‘You could threaten to impale them on your parasol,’ I suggested, settling down on the only free place on the bench and grinning from ear to ear. It was good to see my friends.
Patsy snorted. ‘That might be the only way to actually get it done. You wouldn’t believe how tightly some people hold on to their money. Oh wait, I forgot about your uncle. You would believe.’
‘I would,’ I concurred. ‘So, what is this charity event you’re organizing?’
Patsy rolled her eyes. ‘Ask rather how many dozen I’m organizing. One in favour of the workhouses, one in favour of St. Vincent’s Orphanage, one in favour of everything you can think of, and I’ll be lucky if I get more than a few pennies for any of them. But it’s the event in favour of women’s suffrage that has me really worried.’
‘Why?’ I wanted to know. ‘Aren’t any of the guests likely to give money?’
A scowl appeared on Patsy’s face, and for a moment she really did look like a Rottweiler. ‘Hardly. The problem is that there likely won’t be any guests. So far, nobody has accepted my invitation.’
‘Honestly. I even got a note back from Lady Metcalf, saying that… how did she put it again? Ah yes, saying “how scandalous” it is that I am “trying to erode the pillars of civilization by destroying woman’s natural role in life”.’
I patted her hand.
‘That’s horrible! And after you gave yourself so much trouble in organizing everything. I’m so sorry for you.’
‘Don’t be.’ The scowl on Patsy’s face was replaced by a look of grim satisfaction. ‘Be sorry for Lady Metcalf. You don't know what I said in my answering note.’
I couldn’t prevent a grin from spreading over my face. No, I didn’t know. But I knew Patsy, and could imagine.
‘By the way,’ I asked, ‘how did the election go? I didn’t catch the results.’
‘How could you not catch them?’ Patsy gave me a strange, sideways look. ‘It was in all the papers.’
Well, I was sitting in prison all day, you know. We don't get papers there.
That’s what I would like to have said, just to see the look on her face. But I didn’t. My friends didn’t know anything about my little adventure on Friday, and if I could, I wanted to keep it that way. They didn’t need to know what a fool I had made of myself. It had been a crazy idea from the beginning, this whole dressing-up-as-a-man thing, and I just wanted to forget it as quickly as possible. So instead, I said:
‘I… was busy. Very busy.’
‘Well, you didn’t miss anything worth hearing.’ Patsy stabbed at the air with her parasol, as if it were a conservative politician. ‘You want the result? A landslide victory for the Tories, of course! The Whigs were flattened. So no reforms on women’s suffrage, nor on any other sensible subject by the way!’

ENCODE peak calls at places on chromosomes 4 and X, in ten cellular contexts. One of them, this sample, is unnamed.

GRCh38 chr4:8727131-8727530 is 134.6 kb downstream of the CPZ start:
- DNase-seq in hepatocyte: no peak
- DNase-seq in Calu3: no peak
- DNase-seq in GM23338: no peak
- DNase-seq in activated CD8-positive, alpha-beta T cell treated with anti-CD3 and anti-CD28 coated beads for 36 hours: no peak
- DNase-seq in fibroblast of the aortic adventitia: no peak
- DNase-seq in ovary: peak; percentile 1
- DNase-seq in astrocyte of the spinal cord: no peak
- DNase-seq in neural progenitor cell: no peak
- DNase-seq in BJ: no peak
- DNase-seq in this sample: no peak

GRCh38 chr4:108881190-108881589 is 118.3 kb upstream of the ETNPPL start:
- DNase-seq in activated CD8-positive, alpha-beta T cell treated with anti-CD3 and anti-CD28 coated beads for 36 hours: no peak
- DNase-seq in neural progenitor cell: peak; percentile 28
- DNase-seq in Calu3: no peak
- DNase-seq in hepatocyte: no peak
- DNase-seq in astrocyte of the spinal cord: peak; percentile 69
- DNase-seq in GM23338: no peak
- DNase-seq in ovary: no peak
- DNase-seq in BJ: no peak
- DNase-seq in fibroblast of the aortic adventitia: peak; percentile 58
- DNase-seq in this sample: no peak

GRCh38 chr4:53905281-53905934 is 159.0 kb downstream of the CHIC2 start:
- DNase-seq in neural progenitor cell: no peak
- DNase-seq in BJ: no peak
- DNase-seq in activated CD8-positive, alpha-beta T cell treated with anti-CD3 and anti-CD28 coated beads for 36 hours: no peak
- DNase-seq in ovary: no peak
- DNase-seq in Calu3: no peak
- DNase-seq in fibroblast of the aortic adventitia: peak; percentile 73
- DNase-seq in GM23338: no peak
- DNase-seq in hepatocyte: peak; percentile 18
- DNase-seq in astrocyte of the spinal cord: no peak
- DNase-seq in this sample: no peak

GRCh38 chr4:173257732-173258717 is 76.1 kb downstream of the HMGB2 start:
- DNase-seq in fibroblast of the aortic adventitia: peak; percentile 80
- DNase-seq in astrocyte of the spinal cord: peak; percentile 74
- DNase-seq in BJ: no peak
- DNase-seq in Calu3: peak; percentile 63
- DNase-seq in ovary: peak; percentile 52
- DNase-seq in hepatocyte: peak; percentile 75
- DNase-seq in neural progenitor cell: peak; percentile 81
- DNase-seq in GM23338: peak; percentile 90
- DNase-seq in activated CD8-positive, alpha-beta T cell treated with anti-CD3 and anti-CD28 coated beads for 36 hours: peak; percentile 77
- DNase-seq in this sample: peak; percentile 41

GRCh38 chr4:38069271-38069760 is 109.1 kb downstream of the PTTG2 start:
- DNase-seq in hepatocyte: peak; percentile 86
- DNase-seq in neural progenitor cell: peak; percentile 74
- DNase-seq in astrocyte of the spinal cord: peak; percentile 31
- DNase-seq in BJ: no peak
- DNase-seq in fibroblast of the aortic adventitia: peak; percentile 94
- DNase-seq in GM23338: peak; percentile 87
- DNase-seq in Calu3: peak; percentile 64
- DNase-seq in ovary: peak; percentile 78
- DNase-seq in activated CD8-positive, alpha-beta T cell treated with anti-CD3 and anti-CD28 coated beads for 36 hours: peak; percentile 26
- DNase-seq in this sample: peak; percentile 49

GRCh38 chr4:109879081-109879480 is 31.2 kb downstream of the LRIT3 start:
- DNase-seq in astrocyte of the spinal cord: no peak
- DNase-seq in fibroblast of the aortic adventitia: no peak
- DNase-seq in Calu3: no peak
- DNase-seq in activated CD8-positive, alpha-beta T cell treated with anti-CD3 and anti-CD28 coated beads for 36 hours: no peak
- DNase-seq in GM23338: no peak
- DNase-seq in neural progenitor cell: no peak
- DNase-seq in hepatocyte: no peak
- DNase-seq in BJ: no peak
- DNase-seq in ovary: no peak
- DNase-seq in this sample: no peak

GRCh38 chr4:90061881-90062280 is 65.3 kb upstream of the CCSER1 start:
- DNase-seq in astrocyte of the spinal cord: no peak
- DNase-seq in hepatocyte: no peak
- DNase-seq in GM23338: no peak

A depressive silence fell over our little group for a while, and the morning, which had seemed cheerful right up until then, suddenly wasn’t quite as enjoyable any more.
Without warning, Eve clapped her hands together and woke us from mourning over our lost freedom. ‘Time for a little cheering-up! Look what a treat I’ve brought!’ She fished something out of her pocket and held it out: four brown, rectangular objects. They didn’t look very appetizing.
‘What are those?’ I asked, suspiciously.
‘It’s a new invention, just come on the market,’ Eve trilled excitedly. ‘It’s chocolate.’
‘Don’t be silly. Chocolate is a drink,’ Patsy objected. ‘It’s not solid.’
‘Not usually no. But,’ she lowered her voice conspiratorially, ‘this fellow - Fly or High, I think he’s called - developed a method to make it solid.’
I carefully tapped against one of the brown objects. It was quite hard. ‘And it stays that way? A bit hard to swallow, wouldn’t it be?’
‘No, no. It dissolves in your mouth.’
‘Yes, yes. Well, that’s what it said in the advert, anyway.’
That didn’t inspire much confidence in me.
‘Why would anyone want to make chocolate solid?’ Patsy demanded. ‘If it only dissolves again afterwards, what’s the point?’
‘Oh, don't be such a stick-in-the-mud!’ Eve was almost bouncing with excitement now. ‘It’s something new, something exciting. People call it a chocolate bar, and they say they’re fantastic! So try them out already, will you? I spent all my pocket money on them!’
That final argument persuaded me. I knew enough about what it was like not to have much money to understand the sacrifice. Slowly, I took one of the ‘bars’ of chocolate and carefully deposited it in my mouth. The others followed my example. A tense silence settled over our group as we waited. The bars didn’t explode or attack our teeth, which was a good sign to begin with. On the other hand, they didn’t taste much like anything.